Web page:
Over the last few months I've been engaged in a friendly argument with some other journalists about what I see as a worrying trend: the tendency of reporters (and others) to treat federal judges as if they were partisan politicians. This takes the form of reflexively identifying a judge in a newsworthy case by prominently mentioning which president appointed him.
This has been true of stories about the wave of judicial decisions striking down bans on same-sex marriage. It also was the case Tuesday when two federal appeals courts reached conflicting rulings about a key regulation in the
The U.S. Court of Appeals for the District of Columbia Circuit ruled 2 to 1 that the
Most newspapers, including the Los Angeles Times, reported that the two judges in the majority on the D.C. Circuit were appointed by Republican presidents, whereas all three judges on the 4th Circuit were appointed by Democratic presidents. (Actually, the author of that court’s opinion, Judge Roger Gregory, was appointed by both Democrat
It was also widely noted that if the administration succeeded in having the full D.C. Circuit review the three-judge panel’s decision, Democratic appointees would have a 7-4 majority on that larger bench. Three of the Democratic judges are Obama appointees who were confirmed after
I don't object to reporting any of these details. The problem is that some readers are likely to assume that a "Republican" judge is just as predictably partisan as a Republican senator or member of the House.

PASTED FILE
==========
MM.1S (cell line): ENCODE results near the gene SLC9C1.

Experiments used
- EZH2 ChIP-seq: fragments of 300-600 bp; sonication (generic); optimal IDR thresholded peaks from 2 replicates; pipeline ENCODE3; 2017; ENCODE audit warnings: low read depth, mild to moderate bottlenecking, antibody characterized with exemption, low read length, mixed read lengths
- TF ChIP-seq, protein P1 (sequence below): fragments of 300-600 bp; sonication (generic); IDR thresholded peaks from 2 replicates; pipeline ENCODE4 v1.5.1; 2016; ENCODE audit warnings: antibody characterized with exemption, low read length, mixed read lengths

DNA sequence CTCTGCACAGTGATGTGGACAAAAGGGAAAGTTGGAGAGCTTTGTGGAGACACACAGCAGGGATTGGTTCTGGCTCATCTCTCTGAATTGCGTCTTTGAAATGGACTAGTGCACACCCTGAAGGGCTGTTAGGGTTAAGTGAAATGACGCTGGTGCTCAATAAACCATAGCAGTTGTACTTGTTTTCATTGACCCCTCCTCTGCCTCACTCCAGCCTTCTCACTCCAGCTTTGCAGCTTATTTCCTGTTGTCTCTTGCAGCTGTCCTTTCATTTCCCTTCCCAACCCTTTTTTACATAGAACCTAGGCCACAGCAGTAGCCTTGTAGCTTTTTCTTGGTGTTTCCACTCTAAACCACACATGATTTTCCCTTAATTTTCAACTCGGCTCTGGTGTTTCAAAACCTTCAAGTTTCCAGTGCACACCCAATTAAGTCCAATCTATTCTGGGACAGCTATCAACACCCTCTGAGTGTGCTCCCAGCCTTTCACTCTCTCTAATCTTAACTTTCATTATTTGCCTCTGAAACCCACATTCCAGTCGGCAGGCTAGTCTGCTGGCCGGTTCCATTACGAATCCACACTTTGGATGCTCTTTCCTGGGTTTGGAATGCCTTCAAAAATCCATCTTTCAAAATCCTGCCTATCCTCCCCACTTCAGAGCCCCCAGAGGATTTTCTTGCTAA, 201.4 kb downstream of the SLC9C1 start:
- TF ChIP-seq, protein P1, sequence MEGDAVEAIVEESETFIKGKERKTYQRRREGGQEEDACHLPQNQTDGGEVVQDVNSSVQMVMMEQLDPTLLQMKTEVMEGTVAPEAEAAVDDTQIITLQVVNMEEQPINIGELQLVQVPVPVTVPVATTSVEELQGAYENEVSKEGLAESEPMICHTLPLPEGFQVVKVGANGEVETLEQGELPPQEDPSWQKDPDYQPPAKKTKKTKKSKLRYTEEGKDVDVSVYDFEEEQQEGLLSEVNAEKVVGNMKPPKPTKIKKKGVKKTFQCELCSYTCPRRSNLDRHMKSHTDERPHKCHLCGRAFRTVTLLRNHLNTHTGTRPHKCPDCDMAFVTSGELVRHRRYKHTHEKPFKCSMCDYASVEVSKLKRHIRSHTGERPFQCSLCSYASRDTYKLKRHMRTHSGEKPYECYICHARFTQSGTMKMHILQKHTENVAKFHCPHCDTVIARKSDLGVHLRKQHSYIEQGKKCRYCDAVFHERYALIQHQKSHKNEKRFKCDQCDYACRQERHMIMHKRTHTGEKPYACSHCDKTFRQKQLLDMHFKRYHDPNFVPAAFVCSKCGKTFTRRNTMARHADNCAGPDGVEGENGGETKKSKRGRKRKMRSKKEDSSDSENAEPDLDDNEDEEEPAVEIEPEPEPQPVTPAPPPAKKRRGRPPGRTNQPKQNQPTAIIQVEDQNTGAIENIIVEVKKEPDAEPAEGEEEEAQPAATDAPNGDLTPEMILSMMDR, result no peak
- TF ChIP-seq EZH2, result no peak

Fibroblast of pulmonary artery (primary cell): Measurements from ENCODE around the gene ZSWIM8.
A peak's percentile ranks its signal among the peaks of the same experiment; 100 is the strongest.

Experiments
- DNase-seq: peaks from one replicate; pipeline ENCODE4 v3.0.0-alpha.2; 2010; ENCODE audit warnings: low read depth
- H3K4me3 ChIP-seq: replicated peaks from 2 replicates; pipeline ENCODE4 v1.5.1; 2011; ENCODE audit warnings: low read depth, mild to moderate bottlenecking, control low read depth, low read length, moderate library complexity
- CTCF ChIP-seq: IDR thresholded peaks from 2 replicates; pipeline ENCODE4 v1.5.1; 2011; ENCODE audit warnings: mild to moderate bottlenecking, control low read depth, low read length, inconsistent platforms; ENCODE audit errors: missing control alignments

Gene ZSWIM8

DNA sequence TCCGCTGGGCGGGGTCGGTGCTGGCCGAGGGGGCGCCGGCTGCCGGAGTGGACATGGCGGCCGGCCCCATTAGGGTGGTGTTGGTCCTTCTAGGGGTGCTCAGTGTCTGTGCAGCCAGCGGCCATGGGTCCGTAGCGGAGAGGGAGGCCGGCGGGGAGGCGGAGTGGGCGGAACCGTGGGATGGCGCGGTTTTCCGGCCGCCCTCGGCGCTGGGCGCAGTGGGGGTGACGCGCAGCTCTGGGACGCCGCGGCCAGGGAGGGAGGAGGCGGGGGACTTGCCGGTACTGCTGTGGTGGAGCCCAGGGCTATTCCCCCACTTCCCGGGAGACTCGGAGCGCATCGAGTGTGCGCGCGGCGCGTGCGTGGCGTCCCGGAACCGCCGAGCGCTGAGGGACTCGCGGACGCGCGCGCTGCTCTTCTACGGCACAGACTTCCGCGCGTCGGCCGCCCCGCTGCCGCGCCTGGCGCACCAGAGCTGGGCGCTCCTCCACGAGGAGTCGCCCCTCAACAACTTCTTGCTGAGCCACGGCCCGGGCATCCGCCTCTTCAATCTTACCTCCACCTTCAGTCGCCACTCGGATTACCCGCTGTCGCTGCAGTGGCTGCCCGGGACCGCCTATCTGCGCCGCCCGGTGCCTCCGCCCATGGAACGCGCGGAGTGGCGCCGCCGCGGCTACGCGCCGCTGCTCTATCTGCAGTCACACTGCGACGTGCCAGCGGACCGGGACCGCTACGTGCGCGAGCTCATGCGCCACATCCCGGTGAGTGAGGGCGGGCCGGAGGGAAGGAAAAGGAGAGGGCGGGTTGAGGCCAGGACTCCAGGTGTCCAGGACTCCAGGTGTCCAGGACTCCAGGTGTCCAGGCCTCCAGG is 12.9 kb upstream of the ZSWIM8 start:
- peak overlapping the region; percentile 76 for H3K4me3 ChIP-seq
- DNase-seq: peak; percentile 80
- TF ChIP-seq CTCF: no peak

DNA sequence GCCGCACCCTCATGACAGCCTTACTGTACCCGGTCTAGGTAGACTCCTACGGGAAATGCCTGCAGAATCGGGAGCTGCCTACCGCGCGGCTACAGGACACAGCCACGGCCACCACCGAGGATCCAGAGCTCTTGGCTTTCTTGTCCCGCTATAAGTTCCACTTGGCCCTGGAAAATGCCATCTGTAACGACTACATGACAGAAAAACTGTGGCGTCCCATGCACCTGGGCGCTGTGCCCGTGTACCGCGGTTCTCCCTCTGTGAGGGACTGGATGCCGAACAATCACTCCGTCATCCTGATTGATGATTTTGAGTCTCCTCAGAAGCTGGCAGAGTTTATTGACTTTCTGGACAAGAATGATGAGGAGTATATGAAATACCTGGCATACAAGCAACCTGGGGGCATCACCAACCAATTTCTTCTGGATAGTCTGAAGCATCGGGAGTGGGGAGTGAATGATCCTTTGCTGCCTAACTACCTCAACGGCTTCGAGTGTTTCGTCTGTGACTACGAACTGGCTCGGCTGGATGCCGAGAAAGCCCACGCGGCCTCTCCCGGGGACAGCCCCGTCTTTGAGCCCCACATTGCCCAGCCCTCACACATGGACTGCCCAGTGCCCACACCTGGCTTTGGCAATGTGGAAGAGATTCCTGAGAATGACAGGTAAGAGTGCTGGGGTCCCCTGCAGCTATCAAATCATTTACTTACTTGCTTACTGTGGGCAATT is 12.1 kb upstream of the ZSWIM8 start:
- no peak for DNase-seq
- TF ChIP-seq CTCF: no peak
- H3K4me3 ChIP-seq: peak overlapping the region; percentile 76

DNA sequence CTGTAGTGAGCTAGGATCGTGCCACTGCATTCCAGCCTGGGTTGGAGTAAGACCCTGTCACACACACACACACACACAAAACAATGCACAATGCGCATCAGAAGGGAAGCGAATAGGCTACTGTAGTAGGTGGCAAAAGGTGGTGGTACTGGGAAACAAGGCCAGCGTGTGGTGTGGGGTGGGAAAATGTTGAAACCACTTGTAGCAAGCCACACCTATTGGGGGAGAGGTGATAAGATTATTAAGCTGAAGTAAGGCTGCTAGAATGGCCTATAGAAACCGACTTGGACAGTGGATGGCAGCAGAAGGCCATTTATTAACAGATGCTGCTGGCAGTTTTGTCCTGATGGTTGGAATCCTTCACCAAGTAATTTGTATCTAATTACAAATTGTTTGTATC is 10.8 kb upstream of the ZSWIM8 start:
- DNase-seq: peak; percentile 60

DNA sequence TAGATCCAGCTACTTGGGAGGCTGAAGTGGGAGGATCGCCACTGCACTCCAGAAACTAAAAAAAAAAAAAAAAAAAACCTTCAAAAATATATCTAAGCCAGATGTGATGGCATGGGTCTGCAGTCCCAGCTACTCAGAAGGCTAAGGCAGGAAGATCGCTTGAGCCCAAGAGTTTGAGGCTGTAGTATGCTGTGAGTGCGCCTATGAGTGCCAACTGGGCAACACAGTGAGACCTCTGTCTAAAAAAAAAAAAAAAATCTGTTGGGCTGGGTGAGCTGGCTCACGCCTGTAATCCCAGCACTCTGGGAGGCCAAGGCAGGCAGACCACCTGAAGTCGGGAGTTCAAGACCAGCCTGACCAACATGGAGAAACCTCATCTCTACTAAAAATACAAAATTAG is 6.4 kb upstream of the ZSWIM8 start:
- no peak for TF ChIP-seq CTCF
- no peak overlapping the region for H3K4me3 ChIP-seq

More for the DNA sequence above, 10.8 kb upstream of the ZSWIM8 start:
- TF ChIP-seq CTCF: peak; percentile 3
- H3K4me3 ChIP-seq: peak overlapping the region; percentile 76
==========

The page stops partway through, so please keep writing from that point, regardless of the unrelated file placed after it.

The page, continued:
That’s just not the case. Take the decisions on same-sex marriage. This is from a new report by the liberal Alliance for Justice: “Of the 15 pro-same-sex marriage rulings at the district court level, six (or 40%) have been issued by Republican-appointed judges, including one judge appointed by President George W. Bush. Eight rulings were issued by Democratic appointees, including four judges appointed by President Barack Obama.” Yet support for same-sex marriage among politicians is far stronger among Democratic politicians than among
Granted, district judges tend to be less predictable ideologically than appeals court judges, because they are initially chosen not by the
Over time, Republican-appointed judges and Supreme Court justices may well favor conservative interpretations of the law, and Democratic appointees liberal ones. That stands to reason given the philosophical preferences of the presidents who nominate them. But most judges are neither robots nor political hacks. And there are plenty of examples of judges with very high partisan or ideological profiles ruling in unpredictable ways.
Janice Rogers Brown, a former California Supreme Court justice, is a George W. Bush appointee to the D.C. Circuit widely viewed by Democrats as a conservative extremist. Yet Brown wrote the opinion upholding a federal law limiting the total amount an individual could contribute to federal election campaigns. (That ruling was overturned by the Supreme Court.) Republican-appointed judges have ruled both for and against challenges to the Affordable Care Act. Chief Justice
Whether a judge in a headline-making case was nominated by a Republican or a Democrat is a fact, but it’s not the same sort of fact as the D in “Sen.